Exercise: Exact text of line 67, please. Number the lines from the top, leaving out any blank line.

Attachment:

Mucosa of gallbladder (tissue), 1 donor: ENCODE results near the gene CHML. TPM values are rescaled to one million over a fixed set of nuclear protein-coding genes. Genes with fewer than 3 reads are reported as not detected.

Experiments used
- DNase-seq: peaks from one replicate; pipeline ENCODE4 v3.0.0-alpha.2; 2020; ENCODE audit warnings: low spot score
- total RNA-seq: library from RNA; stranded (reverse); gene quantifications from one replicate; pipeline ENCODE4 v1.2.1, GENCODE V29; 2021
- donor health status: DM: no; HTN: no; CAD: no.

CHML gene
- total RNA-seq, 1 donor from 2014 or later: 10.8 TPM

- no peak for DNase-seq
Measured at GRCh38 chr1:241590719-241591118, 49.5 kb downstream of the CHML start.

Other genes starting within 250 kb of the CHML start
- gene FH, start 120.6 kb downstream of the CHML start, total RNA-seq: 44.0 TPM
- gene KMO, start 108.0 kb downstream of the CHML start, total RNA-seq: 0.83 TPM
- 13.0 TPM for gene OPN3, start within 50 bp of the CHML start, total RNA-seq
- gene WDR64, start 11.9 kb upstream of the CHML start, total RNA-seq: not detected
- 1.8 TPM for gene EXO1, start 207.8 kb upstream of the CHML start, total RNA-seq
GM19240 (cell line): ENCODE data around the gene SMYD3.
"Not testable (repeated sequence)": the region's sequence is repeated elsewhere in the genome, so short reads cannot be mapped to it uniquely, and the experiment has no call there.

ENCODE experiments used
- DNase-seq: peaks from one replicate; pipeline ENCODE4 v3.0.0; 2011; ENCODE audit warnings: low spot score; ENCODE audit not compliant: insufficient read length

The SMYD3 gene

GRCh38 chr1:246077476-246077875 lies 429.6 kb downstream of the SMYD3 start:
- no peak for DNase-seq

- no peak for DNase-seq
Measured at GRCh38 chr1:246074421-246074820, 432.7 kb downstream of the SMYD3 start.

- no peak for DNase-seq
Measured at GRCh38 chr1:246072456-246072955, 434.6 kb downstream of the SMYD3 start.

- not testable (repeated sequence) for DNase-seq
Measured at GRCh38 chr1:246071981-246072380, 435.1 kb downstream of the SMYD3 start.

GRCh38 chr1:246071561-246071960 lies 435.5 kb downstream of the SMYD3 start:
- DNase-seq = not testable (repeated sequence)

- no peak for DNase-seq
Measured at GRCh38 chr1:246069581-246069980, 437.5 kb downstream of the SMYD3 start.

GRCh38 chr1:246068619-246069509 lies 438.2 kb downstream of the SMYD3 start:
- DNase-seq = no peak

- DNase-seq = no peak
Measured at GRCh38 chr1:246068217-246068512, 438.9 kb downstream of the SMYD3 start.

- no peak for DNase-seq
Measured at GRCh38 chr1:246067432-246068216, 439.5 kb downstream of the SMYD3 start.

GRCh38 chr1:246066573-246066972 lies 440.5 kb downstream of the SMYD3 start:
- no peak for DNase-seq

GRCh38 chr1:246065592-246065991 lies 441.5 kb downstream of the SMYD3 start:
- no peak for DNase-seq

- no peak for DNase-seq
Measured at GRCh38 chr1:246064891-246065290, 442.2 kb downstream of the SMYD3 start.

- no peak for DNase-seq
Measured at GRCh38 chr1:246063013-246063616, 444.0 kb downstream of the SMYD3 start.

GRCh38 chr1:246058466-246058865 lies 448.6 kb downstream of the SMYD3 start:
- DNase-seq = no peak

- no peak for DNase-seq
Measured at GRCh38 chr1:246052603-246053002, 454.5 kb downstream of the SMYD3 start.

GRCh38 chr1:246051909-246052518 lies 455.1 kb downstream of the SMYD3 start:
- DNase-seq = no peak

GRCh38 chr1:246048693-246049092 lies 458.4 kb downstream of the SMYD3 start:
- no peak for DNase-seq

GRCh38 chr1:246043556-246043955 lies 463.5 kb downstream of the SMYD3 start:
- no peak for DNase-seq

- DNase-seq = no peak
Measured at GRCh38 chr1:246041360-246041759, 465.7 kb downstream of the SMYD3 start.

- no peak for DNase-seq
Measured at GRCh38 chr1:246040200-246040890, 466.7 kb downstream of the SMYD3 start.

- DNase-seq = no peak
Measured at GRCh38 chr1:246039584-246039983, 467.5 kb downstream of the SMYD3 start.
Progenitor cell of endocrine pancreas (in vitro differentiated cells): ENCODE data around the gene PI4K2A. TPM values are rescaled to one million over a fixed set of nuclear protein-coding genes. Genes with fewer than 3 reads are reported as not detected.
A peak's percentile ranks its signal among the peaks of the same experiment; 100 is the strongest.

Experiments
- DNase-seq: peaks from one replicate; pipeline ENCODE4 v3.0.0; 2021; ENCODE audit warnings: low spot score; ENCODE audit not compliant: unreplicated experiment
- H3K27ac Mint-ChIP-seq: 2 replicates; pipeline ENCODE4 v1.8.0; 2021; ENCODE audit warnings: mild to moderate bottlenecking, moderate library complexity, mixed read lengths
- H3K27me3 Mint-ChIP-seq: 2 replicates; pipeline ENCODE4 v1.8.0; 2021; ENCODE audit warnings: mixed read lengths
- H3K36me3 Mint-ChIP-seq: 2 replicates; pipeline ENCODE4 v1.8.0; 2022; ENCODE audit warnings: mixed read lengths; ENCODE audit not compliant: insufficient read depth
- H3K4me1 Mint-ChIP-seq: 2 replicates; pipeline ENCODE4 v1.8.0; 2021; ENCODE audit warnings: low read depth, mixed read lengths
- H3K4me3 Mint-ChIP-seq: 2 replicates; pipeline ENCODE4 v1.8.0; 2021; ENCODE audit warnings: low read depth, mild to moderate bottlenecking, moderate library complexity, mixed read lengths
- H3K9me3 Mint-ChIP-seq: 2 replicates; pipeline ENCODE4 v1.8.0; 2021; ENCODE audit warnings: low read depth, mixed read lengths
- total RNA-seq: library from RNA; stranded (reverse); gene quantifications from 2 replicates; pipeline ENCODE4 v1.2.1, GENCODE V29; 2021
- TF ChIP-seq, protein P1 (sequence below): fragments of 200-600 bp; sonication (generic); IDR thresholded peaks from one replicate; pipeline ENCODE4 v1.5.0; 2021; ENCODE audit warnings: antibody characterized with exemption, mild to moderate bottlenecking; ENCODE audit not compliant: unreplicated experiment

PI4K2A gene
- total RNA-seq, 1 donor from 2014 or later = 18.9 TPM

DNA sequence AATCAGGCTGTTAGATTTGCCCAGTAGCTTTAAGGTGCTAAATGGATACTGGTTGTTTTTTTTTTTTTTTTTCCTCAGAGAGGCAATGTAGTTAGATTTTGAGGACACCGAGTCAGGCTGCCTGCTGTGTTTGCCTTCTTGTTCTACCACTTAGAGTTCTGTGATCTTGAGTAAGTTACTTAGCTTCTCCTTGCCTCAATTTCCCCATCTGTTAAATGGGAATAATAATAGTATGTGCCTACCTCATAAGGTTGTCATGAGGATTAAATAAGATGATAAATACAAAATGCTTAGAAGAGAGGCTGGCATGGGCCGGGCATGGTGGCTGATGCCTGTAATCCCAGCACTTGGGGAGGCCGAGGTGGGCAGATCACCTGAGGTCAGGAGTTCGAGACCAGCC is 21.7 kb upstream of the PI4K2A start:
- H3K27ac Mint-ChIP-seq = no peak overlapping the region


- H3K27ac Mint-ChIP-seq: 2 replicates; pipeline ENCODE4 v1.8.0; 2021; ENCODE audit warnings: mild to moderate bottlenecking, moderate library complexity, mixed read lengths